Not Just 2:1 AV Block Mobitz II?
By Ken Grauer, MD, Professor Emeritus in Family Medicine, College of Medicine, University of Florida. Dr. Grauer is the sole proprietor of KG-EKG Press, and publisher of an ECG pocket brain book.
Scenario: Interpret the rhythm strip shown above. Does it represent 2nd degree AV block, Mobitz Type II? Can you be sure?
Interpretation: The ventricular rhythm in the Figure is slow and irregular. Nevertheless the QRS complex is narrow, and the atrial rate is regular at ~115/minute. The P waves immediately preceding each QRS complex manifest a fixed (and normal) PR interval. Thus, these P waves are conducting. This means that the rhythm is not complete AV block. Since there are many non-conducted P waves on the tracing the rhythm must represent some form of high-grade 2nd degree AV block.
As opposed to last month's ECG Review (which showed the regular 2-to-1 AV conduction form of 2nd degree AV block) the tracing here manifests an irregular and slower ventricular rate. There are features of both Mobitz I (AV Wenckebach) and Mobitz II on this tracing. In favor of Mobitz II is the low conduction ratio and high grade of AV block. No less than three P waves in a row are non-conducted in the middle of the tracing. However, the QRS complex is narrow which is highly unusual for Mobitz II.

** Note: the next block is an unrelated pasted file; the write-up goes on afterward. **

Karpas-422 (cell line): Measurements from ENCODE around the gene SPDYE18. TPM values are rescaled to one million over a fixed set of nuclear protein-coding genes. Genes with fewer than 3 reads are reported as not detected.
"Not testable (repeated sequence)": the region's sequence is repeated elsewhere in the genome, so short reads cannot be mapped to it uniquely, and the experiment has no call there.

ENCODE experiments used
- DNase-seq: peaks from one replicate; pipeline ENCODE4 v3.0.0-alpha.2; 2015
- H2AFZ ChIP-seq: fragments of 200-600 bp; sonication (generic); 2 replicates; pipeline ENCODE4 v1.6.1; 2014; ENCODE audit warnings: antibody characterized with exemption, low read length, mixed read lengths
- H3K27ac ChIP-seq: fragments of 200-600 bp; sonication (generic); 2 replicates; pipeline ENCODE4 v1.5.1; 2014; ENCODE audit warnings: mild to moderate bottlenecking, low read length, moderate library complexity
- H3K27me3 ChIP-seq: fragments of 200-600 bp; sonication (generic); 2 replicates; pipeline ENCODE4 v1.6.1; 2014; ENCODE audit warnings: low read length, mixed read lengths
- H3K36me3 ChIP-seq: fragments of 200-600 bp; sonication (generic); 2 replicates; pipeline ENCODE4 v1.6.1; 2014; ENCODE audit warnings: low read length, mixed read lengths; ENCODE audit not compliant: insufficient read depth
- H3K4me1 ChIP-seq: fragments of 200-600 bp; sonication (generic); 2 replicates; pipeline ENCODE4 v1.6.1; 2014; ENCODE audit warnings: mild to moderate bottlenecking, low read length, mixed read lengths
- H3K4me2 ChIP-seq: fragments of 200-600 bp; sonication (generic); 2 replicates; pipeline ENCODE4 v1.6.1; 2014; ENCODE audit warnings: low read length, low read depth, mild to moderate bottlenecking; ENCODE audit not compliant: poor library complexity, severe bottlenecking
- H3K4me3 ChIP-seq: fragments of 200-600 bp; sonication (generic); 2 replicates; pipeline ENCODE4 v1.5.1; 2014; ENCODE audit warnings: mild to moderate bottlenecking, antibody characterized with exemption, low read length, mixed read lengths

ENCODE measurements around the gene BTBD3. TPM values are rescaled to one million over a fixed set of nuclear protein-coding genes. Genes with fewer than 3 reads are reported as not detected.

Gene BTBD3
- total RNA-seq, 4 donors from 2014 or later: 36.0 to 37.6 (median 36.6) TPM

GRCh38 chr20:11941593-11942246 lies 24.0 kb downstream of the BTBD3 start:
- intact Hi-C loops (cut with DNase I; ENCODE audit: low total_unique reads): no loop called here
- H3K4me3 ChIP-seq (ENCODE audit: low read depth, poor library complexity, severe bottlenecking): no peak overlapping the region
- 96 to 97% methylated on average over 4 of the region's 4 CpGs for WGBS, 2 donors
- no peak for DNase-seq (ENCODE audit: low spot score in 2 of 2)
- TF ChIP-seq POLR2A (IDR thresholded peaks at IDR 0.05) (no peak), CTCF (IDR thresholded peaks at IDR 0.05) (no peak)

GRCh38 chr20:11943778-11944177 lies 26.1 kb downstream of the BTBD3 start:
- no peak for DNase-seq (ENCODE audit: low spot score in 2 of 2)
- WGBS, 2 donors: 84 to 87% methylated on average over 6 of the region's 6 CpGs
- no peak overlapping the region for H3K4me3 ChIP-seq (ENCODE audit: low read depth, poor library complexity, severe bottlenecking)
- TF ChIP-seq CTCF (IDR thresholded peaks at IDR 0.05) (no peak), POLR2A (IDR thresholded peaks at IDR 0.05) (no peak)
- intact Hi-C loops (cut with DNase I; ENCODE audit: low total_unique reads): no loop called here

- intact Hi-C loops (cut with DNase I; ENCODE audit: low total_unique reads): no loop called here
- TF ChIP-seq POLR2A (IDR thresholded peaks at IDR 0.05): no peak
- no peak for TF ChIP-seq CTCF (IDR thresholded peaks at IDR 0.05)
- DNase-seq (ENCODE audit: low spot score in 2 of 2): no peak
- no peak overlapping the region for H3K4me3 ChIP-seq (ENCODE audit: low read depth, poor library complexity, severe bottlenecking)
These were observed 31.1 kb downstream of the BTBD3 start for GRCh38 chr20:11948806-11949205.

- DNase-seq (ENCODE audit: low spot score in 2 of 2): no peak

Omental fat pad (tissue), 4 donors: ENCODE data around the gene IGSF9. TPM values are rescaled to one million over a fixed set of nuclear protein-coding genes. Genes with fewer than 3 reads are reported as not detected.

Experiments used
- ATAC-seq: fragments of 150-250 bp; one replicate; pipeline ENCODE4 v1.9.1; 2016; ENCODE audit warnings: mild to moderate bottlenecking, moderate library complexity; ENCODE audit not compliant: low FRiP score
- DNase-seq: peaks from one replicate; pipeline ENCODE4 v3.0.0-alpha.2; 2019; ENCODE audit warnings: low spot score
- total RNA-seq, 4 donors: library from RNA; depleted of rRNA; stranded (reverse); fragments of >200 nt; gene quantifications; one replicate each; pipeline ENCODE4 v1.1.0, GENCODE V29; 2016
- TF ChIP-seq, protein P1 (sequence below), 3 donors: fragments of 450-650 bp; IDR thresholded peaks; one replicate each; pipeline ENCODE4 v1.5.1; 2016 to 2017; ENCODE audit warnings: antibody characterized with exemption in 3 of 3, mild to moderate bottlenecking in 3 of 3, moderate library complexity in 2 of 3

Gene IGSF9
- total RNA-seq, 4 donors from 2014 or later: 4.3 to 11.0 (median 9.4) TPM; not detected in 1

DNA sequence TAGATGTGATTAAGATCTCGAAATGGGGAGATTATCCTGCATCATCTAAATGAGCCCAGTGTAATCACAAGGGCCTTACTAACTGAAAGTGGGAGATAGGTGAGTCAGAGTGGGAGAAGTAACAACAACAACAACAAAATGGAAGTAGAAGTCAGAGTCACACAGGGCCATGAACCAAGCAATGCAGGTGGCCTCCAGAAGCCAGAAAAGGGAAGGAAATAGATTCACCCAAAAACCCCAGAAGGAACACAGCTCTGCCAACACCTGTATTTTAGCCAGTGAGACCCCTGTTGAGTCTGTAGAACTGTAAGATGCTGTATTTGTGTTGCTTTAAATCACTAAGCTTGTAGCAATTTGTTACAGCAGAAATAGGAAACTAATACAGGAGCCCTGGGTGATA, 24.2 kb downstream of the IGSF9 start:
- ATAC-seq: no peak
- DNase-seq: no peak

Clinically the importance of distinguishing AV Wenckebach (Mobitz I) from Mobitz II relates to the much better prognosis of Mobitz I, a generally better response to treatment with atropine, and a much lower likelihood of needing a pacemaker. In this particular case it is impossible to be certain which form of 2nd degree AV block is present from this tracing alone, since one never sees two consecutively conducted P waves. Thus, one cannot tell if the PR interval is progressively increasing until the point of non-conduction. Although unusual for Mobitz I more than one P wave in a row may be blocked on occasion with this conduction disturbance. That said from a practical treatment perspective distinguishing between Mobitz I and Mobitz II appears to be less important since a pacemaker may be needed in either case if the high-grade degree of AV block does not improve.